Seiri is all about cleaning things out: separating the things which are necessary for work from the things which are not. It's not really necessary to have ten red biros, for example, even if that is the badge of a dedicated quality engineer - keep one red pen, put the others in a holding area and, who knows, perhaps a red pen-less quality engineer may be grateful to have one of his own.
Seiton is about neatness. Samuel Ho, who has made a career of writing prolifically about 5S, describes it as "30 second retrieval of documents". I don't lead that sad a life, but it is useful for everyone in the group to have an idea of where things are, because it's always the time when someone's in a meeting, or having a smoke, that there's a crisis and a particular file is needed right now, no delay permissible.
Seiso is less popular. It's about cleaning. People who've been to Japan find that everyone in the organisation is willing - to some extent - to do cleaning, because the physical act of cleaning is parallel to the mental act of cleaning the mind, if only because thoughts can be whirling around in the back burner while people are doing the mentally-unintensive work of getting the place in order. Hirano calls this S "Shine", the aim being to turn the workplace into somewhere clean and bright where everyone will enjoy working. He compares it to bathing: claiming that it "removes stress and strain, removes sweat and dirt, and prepares the body and mind for the next day" (he accompanies this text with a cartoon of a Japanese engineer in the bath, the water strategically covering any sensitive areas). Seiso is a daily task and can improve health and safety implications, as anyone who's slipped on a puddle of oil can confirm.
The last two Ss, seiketsu and shitsuke, exist to stop the whole system slipping back into chaos. Seiketsu translates as standardise - a way of making sure that the company maintains its 5S philosophy (it may involve preparing process maps and updating standard procedures). Visual management comes into its own here, which brings me, at last, to shitsuke. The word, according to Samuel Ho, comes from the tacking or guiding stitches which are doing before a garment is sewn properly. If that is acceptable, then it means that it's an underlying tool to make life smoother and if life's smoother, it's more pleasant, easier (hopefully) and work is more fun.
So that's a whistle stop tour of 5S. It’s a concept as simple to understand as the game of go, and as subtle. I don’t think that divorcing it from its Japanese roots, as Horace was trying to do, will work. Red-tagging, for example, is one technique often used at the start, with seiri. The idea is that the workforce is armed with a set of red stickers and they are put on all bits of equipment which are not needed or which do not add value. Now, to me, the sight of a machine festooned with circular red stickers is a danger sign, because it’s embedded in my self-consciousness that seeing red means becoming alert very quickly, because something bad may happen soon. You stop at the red light, or the meter goes into the red when it exceeds safety limits, your money, or lack of money, goes into the red … but a Japanese student once told me that to Japanese, red is the colour of dirt. I think the Japanese word is identical to, or similar to the word for dirt. And so, to a Japanese worker, the sight of this same machine will either invoke feelings of revulsion, in that it is obviously a major source of dirtiness in his immaculately clean workplace, or, he may be reminded of the sight of red maple leaves floating on the surface of a pond, and, frankly, I don’t see how that’s relevant to 5S, but that’s the difficulties of translating culture for you.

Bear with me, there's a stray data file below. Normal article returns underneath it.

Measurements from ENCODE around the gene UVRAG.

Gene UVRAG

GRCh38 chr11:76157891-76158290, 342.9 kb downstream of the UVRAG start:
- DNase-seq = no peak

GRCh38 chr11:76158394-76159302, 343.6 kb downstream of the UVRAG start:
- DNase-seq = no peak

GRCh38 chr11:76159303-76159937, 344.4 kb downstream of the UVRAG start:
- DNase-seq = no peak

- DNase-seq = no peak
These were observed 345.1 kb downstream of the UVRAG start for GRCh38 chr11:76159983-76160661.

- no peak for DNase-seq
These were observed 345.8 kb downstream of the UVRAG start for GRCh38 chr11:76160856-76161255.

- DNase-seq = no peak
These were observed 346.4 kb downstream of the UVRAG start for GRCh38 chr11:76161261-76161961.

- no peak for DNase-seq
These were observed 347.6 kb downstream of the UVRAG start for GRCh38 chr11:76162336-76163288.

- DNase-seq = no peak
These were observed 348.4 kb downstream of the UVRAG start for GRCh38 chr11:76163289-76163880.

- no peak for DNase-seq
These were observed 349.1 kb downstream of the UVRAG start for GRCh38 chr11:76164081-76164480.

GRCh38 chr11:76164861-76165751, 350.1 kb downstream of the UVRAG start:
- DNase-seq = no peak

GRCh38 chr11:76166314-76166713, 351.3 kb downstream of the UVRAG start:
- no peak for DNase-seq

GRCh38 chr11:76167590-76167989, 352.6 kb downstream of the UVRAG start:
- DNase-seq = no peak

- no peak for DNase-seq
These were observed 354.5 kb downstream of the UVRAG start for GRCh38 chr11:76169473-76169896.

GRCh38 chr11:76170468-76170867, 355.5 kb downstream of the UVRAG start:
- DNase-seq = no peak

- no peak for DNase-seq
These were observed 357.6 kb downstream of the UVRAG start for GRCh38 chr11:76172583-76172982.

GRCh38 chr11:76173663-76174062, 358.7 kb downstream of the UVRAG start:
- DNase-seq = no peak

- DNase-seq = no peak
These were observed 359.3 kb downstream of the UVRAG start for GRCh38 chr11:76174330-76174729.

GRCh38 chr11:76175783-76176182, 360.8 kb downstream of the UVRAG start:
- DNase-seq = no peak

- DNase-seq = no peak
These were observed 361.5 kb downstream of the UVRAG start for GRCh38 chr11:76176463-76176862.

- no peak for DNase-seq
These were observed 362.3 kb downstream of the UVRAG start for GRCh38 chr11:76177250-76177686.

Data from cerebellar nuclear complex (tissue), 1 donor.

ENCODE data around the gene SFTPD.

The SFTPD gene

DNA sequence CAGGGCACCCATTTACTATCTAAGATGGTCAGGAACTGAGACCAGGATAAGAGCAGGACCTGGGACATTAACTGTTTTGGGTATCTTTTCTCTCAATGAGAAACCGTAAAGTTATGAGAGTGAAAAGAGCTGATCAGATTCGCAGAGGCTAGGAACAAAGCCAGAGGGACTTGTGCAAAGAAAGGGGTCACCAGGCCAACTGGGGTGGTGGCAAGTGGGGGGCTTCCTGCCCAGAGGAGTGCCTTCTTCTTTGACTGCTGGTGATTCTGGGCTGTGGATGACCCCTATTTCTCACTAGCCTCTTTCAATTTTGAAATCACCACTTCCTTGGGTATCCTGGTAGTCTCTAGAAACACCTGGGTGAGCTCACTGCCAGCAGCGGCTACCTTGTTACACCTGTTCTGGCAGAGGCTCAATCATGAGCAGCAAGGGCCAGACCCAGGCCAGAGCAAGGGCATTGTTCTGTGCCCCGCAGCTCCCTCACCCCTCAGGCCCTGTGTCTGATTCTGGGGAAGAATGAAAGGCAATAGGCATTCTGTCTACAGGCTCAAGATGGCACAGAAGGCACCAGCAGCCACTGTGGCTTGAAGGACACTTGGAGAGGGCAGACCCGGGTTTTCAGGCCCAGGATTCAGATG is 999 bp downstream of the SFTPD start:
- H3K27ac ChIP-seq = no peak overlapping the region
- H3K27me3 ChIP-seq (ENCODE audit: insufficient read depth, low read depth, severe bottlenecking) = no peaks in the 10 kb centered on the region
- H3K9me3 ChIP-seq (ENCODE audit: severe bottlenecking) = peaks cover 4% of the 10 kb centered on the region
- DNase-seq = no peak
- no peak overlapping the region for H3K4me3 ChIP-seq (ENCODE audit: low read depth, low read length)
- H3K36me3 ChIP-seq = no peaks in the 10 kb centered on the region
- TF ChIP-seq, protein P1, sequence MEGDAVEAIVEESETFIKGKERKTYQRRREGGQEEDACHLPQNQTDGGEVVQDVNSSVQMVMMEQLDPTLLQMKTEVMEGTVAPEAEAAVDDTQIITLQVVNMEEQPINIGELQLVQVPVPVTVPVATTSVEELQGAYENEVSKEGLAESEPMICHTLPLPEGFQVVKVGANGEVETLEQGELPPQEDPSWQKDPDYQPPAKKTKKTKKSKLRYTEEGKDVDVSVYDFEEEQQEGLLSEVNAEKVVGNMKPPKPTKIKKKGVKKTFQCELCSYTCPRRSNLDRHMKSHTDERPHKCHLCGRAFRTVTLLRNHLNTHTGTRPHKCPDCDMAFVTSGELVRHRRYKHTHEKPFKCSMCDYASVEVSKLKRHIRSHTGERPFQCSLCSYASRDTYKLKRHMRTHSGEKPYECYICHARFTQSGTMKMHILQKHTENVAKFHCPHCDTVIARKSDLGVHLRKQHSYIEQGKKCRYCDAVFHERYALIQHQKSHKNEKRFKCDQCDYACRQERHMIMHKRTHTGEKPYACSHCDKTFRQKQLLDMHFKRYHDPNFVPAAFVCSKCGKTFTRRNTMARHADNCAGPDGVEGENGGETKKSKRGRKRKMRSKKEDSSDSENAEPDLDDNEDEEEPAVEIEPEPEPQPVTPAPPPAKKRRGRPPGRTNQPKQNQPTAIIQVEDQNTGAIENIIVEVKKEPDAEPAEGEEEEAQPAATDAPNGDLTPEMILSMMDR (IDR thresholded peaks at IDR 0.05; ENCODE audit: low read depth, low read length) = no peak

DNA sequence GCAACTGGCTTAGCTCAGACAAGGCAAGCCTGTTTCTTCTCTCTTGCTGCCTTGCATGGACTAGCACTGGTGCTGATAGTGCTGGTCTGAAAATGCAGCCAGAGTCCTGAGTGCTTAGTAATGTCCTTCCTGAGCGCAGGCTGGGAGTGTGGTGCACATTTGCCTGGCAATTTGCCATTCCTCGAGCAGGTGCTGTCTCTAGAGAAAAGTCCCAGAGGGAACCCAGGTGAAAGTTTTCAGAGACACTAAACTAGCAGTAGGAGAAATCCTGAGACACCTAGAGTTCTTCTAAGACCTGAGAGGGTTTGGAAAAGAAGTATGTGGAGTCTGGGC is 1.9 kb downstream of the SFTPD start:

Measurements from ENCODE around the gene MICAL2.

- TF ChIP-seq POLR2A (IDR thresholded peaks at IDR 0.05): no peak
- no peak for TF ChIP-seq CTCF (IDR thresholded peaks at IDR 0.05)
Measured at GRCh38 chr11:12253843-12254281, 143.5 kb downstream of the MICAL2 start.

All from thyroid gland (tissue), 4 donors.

It doesn't explain why, if you want to go a bit deeper into 5S than what the words actually are, there's a knee-jerk reaction where people say it originated with the Toyota Production System. The more I think about it, the more it seems possible, though I don't know too much about the system. I've heard that it all started in the 1930s, when Kiichiro Toyoda started wondering what would happen if a manufacturer set the goal for zero defects and that his son Eiji and Taiichi Ohno developed this philosophy into The System whereby in the aim for perfection the employees used less of everything compared to mass production, yet managed to produce more and the Toyota associates were defined as being problem-solving specialists who add value to Our cars and Our trucks. So, if Ohno and Toyoda get the credit for devising Kaizen, Kanban and Just In Time and if they are trying to eliminate muda, I mean waste, from the workplace, then it's only reasonable to assume that they picked up 5S in the meantime, as one tiny element in the lean production process. I know what I mean by muda, but Fujiro Cho, former president of Toyota Motor Manufacturing, USA, puts it better than I ever could: "anything other than the minimum amount of equipment, materials, parts, space and workers' time, which is absolutely essential to add value to the product".
My own private opinion - for which there is no basis in the literature that I can find ... yet - is that the methodology originated with Shingo's work. You can't deny that he was a continuous improvement guru - one of his (many) mottos was "Those who are not dissatisfied wll never make any progress". To support my theory, I'd quote how, when he was working for Mitisubishi Heavy Industries in Nagasaki, he was responsible for reducing the time for hull assemblies of 65,000 ton supertankers from four months to two months. I'd not put all that down to 5S, which just emphasises the inter-dependency of these continuous improvement initiatives. Besides, Shingo doesn't get anything like the credit he deserves. I'd like to see him getting a bit of praise, for once.
Thanks are due to William A. Levinson and Marc Smith who provided some thought-provoking raw material for this article.
posted by Dovya R @
9:21 PM : discuss